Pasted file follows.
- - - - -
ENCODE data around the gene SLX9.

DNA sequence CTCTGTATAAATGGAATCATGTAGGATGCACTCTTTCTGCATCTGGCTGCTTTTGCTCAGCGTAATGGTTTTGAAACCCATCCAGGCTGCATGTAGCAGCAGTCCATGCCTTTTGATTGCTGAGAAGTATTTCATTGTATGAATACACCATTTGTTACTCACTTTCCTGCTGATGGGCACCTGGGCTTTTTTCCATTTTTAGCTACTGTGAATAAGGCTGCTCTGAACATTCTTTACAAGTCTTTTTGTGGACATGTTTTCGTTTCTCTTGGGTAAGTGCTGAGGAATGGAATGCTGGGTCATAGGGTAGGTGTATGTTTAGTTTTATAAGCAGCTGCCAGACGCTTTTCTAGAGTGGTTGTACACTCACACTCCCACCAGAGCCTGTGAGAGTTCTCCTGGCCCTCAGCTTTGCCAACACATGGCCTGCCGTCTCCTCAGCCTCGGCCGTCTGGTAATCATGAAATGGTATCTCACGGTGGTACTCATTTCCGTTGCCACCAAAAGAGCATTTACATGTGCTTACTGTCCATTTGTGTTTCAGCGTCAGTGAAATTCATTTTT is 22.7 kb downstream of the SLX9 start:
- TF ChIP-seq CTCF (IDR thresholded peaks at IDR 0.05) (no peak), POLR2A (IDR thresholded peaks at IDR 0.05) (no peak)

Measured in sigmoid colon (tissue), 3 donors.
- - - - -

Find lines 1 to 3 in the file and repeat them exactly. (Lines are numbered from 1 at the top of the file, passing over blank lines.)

ENCODE data around the gene SLX9.

DNA sequence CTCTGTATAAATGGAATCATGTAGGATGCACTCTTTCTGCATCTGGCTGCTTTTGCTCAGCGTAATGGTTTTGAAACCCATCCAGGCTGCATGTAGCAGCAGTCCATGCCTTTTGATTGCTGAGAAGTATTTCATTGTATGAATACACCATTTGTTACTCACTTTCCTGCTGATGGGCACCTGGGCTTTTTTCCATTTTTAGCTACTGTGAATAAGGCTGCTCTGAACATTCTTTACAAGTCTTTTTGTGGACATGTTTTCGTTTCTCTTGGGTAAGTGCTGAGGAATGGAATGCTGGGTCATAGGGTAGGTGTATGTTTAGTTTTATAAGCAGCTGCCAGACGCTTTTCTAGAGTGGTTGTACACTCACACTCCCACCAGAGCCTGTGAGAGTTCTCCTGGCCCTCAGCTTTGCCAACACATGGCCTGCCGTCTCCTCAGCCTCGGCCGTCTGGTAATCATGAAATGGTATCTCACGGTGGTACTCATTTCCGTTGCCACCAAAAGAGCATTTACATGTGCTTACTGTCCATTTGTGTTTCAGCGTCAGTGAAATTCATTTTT is 22.7 kb downstream of the SLX9 start:
- TF ChIP-seq CTCF (IDR thresholded peaks at IDR 0.05) (no peak), POLR2A (IDR thresholded peaks at IDR 0.05) (no peak)